scientific research takes place at "observatories,"
which are havens for science. The locations we visited represent
a wide array of scientific environments, each one different
from the other. What binds them together is the role they
play as hubs of scientific pursuit.
Some observatories are created to serve an instrument. At
CERN, the boundaries of the observatory are defined by the
particle accelerator, an
that those boundaries even cross an international border.
photo tour of the
Hubble Space Telescope’s Mission Control
that while there’s a wide variety of labs and activities,
all are devoted to collecting and disseminating information
from the telescope.
In other places, researchers have set up camp in naturally
existing environments that provide them with unique opportunities.
In Antarctica, for example, the harsh conditions produce organisms
with unusual adaptations—such as
scientists clues to the process of evolution. The
forest of Belize
is a field biologist’s
dream, with one of the most diverse ecosystems on earth.
Each of the locations we visited displays, in some way, a
history of science and human curiosity. In Antarctica, the
story begins with the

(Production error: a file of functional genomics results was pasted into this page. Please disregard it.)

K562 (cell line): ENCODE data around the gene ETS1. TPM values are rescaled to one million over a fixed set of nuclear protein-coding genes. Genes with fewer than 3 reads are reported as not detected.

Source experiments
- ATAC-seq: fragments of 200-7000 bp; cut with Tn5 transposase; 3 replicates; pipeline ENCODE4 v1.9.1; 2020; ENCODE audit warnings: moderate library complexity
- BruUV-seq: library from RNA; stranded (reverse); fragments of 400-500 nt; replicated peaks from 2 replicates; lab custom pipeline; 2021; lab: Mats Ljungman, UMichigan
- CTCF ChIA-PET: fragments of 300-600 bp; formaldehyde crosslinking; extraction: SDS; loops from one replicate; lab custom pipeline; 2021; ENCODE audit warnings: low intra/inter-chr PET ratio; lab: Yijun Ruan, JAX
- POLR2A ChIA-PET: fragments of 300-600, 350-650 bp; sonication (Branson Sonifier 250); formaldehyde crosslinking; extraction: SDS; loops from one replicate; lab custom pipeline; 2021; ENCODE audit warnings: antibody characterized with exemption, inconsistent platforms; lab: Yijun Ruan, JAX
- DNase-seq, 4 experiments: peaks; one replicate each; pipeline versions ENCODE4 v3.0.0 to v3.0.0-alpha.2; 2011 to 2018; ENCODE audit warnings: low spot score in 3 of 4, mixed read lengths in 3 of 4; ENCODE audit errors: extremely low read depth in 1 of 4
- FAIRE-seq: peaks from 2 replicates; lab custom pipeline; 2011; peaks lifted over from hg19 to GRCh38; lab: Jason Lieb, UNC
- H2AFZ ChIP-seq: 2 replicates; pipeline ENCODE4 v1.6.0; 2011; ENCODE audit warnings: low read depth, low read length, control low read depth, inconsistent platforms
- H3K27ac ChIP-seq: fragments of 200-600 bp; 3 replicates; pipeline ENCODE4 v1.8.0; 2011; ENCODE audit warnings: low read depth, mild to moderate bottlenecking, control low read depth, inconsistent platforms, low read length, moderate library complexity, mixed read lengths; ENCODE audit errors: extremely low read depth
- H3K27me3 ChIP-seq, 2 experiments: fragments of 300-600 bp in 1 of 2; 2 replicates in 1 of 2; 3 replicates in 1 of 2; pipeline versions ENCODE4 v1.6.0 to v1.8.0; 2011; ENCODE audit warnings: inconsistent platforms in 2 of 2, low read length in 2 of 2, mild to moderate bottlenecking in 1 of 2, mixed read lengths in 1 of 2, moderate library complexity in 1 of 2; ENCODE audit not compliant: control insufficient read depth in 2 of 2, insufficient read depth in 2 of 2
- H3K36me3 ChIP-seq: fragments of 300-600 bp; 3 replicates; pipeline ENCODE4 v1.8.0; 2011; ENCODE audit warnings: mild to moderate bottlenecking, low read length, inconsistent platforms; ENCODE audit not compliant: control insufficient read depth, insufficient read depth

of explorers, scientists, and traders simply trying to reach
, and continues as
an experiment in
international scientific cooperation
the Natural History Museum in London, modern tools such as
build on the
knowledge obtained over hundreds of years from
collections of specimens
for study. The legacy of Barbara McClintock’s genetics
research is embedded in the very landscape of Cold Spring
Harbor, which includes the
where research on her Nobel-winning
corn hybrids continues today.
This environment of science goes beyond
the physical, and becomes a culture within each of the observatories.
Cold Spring Harbor
buzz with research
talk during conferences,
has its own rock band
is an experience that
bonds the few who share it. While it’s the science that
brings most researchers to these locations, perhaps it’s
the camaraderie that keeps them coming back.